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    Magic: The Gathering Online

    Game » consists of 1 releases. Released Jun 24, 2002

    The online version of the popular trading card game. You can buy, trade, and sell cards, compete in tournaments for prizes, or just play some casual MTG. Almost everything you can do with the real life cards you can do in the digital version.

    Short summary describing this game.

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    Magic: the Gathering Online is a direct online adaptation of the paper trading card game Magic: the Gathering. Originally released in June 24, 2002, Magic Online was originally developed by Leaping Lizard Software before development was taken in-house by Magic publisher Wizards of the Coast.

    Magic: the Gathering Online uses a virtual economy mirroring the paper market; packs of trading cards can be purchased for prices matching their physical equivalent, and events / tournaments require entry fees in order to participate. Cards from recent sets acquired in Magic Online can be "redeemed" for equivalent physical product for a fee, so long as one is redeeming a complete set.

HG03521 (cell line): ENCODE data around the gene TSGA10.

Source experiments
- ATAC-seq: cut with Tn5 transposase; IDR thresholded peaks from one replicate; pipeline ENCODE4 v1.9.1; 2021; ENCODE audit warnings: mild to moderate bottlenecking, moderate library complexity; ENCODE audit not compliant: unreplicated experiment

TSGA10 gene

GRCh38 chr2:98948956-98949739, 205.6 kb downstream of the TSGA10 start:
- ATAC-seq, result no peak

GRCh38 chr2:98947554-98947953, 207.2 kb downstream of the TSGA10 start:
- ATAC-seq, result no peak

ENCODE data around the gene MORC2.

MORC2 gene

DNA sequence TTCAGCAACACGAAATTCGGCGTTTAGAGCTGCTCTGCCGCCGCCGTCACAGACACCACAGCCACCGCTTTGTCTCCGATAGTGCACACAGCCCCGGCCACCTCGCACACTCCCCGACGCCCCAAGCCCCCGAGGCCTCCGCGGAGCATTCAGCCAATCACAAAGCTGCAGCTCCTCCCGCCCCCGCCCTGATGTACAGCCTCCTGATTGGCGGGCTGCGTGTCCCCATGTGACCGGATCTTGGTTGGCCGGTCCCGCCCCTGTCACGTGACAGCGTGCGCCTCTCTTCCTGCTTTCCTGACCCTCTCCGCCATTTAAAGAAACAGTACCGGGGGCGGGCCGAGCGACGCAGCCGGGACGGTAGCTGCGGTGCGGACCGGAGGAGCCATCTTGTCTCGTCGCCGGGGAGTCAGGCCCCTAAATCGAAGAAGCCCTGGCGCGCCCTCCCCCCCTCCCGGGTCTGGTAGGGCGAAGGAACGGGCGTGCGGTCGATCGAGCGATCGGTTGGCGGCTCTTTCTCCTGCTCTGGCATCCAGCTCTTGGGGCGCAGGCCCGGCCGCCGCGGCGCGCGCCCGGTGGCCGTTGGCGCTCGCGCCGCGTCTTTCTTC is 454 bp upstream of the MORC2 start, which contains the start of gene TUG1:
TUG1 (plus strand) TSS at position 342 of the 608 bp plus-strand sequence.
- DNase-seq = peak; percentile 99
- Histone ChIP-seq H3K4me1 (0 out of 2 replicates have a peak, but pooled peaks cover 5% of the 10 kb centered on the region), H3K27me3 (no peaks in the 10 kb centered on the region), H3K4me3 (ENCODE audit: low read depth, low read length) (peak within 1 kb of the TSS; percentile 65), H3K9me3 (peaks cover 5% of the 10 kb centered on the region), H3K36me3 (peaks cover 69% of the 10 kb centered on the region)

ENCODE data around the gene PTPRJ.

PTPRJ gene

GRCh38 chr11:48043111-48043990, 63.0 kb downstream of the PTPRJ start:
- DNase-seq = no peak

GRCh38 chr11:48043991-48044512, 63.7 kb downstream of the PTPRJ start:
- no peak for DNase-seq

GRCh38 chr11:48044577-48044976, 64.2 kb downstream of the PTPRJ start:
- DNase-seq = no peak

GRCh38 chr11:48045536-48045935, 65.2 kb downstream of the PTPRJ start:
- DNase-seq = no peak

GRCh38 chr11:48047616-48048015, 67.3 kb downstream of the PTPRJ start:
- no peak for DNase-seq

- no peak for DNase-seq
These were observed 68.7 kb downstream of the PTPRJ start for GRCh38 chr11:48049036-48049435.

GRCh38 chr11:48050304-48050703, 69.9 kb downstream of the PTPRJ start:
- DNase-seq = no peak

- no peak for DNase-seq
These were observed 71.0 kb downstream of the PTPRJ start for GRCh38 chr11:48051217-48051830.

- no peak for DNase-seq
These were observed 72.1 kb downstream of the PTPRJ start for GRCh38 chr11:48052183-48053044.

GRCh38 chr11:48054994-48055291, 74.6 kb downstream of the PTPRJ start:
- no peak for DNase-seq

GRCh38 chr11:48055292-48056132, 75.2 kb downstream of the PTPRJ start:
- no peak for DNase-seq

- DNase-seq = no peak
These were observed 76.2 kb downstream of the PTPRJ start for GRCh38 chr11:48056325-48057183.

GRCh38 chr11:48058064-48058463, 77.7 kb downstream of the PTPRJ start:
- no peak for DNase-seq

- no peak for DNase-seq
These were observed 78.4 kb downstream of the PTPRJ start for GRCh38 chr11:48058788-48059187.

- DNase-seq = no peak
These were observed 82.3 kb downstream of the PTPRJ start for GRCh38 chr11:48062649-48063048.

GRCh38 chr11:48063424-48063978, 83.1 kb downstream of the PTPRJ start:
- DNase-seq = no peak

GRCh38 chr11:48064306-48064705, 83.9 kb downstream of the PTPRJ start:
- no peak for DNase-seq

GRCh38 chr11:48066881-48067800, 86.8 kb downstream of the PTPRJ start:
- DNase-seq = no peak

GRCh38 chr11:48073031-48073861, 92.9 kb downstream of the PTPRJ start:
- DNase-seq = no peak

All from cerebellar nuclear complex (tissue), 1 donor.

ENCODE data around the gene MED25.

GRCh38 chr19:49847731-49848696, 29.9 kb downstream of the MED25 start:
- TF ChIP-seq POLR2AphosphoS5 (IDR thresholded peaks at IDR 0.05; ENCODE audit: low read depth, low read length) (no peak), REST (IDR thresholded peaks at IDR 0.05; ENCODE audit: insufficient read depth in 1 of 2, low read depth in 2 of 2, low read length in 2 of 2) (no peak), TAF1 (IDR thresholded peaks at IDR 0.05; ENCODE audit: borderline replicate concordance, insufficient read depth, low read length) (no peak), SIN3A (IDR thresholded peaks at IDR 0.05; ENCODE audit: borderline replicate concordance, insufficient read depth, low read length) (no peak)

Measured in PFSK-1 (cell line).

As of 2007, director of digital Magic Worth Wollpert reported that Magic Online made up to 40% of Wizard of the Coast's profit from Magic: the Gathering's per year.

    Basic Rules of "Magic: the Gathering"

    • Each player begins with 20 life and seven cards in their hand. (Note: Life total and hand size varies depending on game type, and can be adjusted.)
    • Cards are played using mana which are defined by the five basic land types, Swamps, Mountains, Plains, Forests, and Islands
    • Use creatures and spells to get your opponent down to zero life, or ten poison counters, or unable to draw a new card at their next draw step (no cards left in library). Any one of these states equals a loss for your opponent.

    Card Types

    • Creatures: Cards that remain on the battlefield that can attack and defend. Many creatures also come printed with abilities, sometimes granting them functionality even outside of combat.